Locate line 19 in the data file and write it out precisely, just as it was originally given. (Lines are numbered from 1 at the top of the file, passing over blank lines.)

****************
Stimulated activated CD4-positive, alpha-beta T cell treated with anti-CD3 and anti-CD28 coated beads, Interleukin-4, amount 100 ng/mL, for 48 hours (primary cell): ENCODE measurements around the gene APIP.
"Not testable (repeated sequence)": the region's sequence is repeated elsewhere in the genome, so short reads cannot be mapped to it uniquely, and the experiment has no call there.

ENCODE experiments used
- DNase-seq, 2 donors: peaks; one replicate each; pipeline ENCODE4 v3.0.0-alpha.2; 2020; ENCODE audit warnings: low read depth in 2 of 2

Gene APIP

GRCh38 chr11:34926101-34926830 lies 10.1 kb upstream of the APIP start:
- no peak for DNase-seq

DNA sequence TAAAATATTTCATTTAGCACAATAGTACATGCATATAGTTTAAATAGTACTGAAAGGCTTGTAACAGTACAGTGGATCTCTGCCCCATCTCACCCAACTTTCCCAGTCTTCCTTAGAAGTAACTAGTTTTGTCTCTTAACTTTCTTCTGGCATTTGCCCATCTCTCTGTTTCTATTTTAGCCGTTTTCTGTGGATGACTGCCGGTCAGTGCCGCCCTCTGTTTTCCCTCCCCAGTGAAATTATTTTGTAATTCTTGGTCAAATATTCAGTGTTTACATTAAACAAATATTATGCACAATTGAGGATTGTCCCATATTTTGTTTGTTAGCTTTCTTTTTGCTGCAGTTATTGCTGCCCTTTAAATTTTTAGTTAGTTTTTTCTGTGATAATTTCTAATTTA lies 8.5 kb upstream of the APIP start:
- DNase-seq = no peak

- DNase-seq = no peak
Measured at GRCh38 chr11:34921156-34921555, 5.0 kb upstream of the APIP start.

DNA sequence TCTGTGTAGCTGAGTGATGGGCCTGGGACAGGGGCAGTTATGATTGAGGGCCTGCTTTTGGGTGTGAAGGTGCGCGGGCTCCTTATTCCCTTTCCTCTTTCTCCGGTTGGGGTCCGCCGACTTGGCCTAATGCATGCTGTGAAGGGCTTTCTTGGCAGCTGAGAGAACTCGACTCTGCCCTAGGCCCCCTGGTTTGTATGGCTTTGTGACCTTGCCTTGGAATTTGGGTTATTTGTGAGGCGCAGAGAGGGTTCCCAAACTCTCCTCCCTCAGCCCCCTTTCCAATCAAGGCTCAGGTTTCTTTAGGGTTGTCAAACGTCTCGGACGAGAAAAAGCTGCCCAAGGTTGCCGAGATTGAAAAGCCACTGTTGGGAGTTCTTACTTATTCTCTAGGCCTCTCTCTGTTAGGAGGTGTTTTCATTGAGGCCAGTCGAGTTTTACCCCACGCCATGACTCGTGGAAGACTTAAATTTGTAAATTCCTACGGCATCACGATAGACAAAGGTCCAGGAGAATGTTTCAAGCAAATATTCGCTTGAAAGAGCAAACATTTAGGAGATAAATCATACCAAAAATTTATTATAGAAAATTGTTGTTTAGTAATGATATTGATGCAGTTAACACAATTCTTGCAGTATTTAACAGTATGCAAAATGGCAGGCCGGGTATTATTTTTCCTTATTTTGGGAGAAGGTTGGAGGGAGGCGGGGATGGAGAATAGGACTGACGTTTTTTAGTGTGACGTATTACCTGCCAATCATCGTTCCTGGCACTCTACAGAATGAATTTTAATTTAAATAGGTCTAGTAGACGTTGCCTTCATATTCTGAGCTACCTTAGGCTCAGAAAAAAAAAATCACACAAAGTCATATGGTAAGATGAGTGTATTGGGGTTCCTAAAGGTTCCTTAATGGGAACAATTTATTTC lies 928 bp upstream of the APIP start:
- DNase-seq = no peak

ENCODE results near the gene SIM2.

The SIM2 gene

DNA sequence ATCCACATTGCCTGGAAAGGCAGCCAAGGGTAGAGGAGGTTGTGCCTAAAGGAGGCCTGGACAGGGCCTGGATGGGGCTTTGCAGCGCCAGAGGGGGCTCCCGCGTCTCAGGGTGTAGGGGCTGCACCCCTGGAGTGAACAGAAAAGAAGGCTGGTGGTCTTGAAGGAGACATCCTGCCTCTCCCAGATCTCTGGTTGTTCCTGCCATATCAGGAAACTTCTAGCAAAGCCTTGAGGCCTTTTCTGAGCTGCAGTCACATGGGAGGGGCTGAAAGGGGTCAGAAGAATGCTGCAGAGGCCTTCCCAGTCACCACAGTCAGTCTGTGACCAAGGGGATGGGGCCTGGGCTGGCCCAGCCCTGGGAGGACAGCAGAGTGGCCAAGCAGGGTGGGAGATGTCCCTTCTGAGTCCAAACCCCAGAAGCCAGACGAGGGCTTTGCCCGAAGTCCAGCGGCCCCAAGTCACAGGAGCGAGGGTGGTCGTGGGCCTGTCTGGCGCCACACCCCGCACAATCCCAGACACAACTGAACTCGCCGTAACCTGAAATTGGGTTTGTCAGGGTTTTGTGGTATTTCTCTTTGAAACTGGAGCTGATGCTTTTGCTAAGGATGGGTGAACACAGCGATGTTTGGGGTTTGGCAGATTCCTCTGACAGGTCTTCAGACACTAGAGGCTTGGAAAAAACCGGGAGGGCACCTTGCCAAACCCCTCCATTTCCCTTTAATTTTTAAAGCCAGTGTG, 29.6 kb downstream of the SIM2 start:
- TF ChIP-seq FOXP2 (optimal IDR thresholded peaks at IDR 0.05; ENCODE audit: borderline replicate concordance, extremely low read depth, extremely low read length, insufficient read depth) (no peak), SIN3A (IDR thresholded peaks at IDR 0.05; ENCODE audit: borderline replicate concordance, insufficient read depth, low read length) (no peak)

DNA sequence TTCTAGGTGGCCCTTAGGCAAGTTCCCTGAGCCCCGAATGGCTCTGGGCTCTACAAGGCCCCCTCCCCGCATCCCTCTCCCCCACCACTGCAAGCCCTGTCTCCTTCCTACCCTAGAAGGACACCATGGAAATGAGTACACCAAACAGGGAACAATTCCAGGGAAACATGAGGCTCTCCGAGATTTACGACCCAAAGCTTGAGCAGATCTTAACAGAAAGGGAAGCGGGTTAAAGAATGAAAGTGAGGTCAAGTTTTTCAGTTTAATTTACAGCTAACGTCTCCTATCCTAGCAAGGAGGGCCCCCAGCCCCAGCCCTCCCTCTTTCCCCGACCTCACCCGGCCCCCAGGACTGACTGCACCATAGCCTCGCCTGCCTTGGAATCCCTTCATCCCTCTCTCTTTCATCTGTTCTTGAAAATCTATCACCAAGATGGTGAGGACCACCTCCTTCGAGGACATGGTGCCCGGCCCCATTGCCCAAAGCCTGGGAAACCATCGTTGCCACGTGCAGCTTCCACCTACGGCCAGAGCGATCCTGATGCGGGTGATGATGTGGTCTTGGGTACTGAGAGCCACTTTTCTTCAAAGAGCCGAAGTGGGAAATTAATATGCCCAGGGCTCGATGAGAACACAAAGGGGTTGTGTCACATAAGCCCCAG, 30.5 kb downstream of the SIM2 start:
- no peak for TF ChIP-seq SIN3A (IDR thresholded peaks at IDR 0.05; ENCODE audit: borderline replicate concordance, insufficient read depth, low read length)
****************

- no peak for TF ChIP-seq SIN3A (IDR thresholded peaks at IDR 0.05; ENCODE audit: borderline replicate concordance, insufficient read depth, low read length)